After a brief introduction, the teacher’s book shows you how to use all this material unit by unit, with 4 pages of information and instructions per unit of the students’ book. The instructions are easy to follow and detailed without being overlong, and anyway it is usually quite obvious how to teach each two page spread of the students’ book just by looking at it. The difficulty lies in tying that material together or splitting it up with classes that don’t easily fit into the pattern of two pages per class, as well as providing warmers and fillers for each lesson. For example, in my two-hour classes I could usually cover more than two pages but less than a whole unit and so ended up having to provide a lot of supplementary material. In my 45 minute classes I generally found that I could either pad out just one page or rush through two. The teacher’s book does have plenty of suggestions for extra activities, though. As with the topics, texts etc that I mentioned above, the supplementary ideas are a mixture of the serious (e.g. analysing the language by stress pattern with the students) and more fun (e.g. turning skim reading tasks into races). There are also suggestions on how to include the game ideas in the appendix, e.g. ‘Chinese Whispers’ and ‘Hangman’, with particular units. Most of the game ideas are -known, but a slightly more original idea in the appendix is having students designing their own robots.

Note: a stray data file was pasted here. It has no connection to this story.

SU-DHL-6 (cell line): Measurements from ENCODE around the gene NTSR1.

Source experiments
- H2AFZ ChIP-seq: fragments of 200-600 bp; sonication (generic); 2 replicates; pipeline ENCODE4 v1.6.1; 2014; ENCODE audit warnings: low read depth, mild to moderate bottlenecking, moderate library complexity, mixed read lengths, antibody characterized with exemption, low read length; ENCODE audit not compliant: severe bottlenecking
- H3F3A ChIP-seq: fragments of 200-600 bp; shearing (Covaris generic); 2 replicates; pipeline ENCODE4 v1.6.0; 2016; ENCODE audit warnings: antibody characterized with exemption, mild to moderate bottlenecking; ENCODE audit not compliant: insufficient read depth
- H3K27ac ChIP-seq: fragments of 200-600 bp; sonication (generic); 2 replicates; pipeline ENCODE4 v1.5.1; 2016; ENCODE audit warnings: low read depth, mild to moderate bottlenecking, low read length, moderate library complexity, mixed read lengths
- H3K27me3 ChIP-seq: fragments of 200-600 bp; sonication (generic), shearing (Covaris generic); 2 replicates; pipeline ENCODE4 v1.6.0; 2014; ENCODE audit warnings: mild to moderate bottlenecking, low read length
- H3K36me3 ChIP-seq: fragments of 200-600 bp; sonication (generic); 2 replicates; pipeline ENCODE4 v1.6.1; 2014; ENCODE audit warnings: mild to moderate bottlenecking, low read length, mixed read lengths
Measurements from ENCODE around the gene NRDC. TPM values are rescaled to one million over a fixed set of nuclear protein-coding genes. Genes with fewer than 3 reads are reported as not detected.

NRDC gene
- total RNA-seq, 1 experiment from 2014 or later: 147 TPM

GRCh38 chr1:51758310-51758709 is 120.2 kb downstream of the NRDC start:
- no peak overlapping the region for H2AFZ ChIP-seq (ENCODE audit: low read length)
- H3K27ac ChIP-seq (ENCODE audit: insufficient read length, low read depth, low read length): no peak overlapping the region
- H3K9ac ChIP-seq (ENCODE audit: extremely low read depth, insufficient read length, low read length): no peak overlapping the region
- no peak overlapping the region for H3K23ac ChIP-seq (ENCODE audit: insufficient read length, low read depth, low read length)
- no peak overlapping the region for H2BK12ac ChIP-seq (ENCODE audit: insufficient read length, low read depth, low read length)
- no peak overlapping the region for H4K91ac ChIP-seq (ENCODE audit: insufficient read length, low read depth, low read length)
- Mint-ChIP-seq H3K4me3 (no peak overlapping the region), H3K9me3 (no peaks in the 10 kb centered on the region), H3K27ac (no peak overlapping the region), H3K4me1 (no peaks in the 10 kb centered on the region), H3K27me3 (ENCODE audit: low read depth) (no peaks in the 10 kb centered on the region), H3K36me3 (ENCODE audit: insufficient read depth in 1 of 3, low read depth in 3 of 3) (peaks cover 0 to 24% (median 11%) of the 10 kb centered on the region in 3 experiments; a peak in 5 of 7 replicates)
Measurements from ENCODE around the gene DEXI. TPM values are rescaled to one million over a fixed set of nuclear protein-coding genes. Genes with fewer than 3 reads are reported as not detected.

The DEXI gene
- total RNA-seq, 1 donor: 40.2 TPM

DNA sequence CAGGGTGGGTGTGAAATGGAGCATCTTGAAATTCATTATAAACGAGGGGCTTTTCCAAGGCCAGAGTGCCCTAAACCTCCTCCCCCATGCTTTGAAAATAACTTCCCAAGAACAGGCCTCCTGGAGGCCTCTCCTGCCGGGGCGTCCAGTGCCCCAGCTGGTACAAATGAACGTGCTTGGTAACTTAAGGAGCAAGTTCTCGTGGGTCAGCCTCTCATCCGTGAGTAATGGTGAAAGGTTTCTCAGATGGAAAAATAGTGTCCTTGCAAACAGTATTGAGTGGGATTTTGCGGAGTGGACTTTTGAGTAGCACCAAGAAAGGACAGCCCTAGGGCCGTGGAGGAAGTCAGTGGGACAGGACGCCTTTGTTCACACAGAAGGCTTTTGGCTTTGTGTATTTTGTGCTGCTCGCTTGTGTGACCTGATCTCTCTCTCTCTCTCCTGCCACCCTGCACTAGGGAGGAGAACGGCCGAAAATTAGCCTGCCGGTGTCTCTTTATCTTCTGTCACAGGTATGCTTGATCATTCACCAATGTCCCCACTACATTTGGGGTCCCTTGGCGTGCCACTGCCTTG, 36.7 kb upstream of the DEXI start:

The teacher’s book also explains technical language that the teacher might not understand, for example ‘an acute angle’. Although I have a scientific background myself, there were quite a few times when I had to refer to the teacher’s book to check the answers, at which time I found it quite easy to refer to quickly. This suggests to me that in places the book is trying too hard to distinguish itself from business and general English books by providing specifically technical vocab when more general stuff might have been more useful. In general, though, the book makes a good choice of the grammar, functional language and vocabulary that people would need to talk about technical matters. Much of the vocabulary is, of course, specific to one or another technical area, but the topics themselves are general enough that you can often adapt them to the area of business that your students are in. This takes some doing when they work for chemical distribution or pharmaceutical companies rather than engineering ones, and generally I found the amount of planning time necessary to adapt the materials to make it useful and interesting for my specific groups of students was quite high- although as the students have technical training or a scientific bent they generally also have an interest in technical topics that are not directly relevant to their present jobs.